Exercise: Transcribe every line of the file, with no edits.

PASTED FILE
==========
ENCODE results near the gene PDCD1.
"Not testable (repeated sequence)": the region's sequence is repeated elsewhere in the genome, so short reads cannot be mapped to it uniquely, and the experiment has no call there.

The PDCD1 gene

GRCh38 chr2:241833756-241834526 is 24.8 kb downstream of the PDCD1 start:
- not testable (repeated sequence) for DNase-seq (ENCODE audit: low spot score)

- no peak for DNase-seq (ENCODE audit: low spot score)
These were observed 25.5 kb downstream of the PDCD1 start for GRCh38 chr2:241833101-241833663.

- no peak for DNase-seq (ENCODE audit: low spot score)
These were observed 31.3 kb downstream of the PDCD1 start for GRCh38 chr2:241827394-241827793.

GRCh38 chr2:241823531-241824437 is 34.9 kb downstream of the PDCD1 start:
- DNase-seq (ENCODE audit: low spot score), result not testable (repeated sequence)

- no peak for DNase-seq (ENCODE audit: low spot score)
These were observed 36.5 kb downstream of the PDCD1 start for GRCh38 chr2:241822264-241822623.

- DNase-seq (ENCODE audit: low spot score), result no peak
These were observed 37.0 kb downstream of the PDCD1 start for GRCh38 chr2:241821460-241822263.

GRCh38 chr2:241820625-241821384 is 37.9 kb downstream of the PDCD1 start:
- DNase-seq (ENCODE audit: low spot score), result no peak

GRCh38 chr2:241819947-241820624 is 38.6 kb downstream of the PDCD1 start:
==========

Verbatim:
ENCODE results near the gene PDCD1.
"Not testable (repeated sequence)": the region's sequence is repeated elsewhere in the genome, so short reads cannot be mapped to it uniquely, and the experiment has no call there.

The PDCD1 gene

GRCh38 chr2:241833756-241834526 is 24.8 kb downstream of the PDCD1 start:
- not testable (repeated sequence) for DNase-seq (ENCODE audit: low spot score)

- no peak for DNase-seq (ENCODE audit: low spot score)
These were observed 25.5 kb downstream of the PDCD1 start for GRCh38 chr2:241833101-241833663.

- no peak for DNase-seq (ENCODE audit: low spot score)
These were observed 31.3 kb downstream of the PDCD1 start for GRCh38 chr2:241827394-241827793.

GRCh38 chr2:241823531-241824437 is 34.9 kb downstream of the PDCD1 start:
- DNase-seq (ENCODE audit: low spot score), result not testable (repeated sequence)

- no peak for DNase-seq (ENCODE audit: low spot score)
These were observed 36.5 kb downstream of the PDCD1 start for GRCh38 chr2:241822264-241822623.

- DNase-seq (ENCODE audit: low spot score), result no peak
These were observed 37.0 kb downstream of the PDCD1 start for GRCh38 chr2:241821460-241822263.

GRCh38 chr2:241820625-241821384 is 37.9 kb downstream of the PDCD1 start:
- DNase-seq (ENCODE audit: low spot score), result no peak

GRCh38 chr2:241819947-241820624 is 38.6 kb downstream of the PDCD1 start: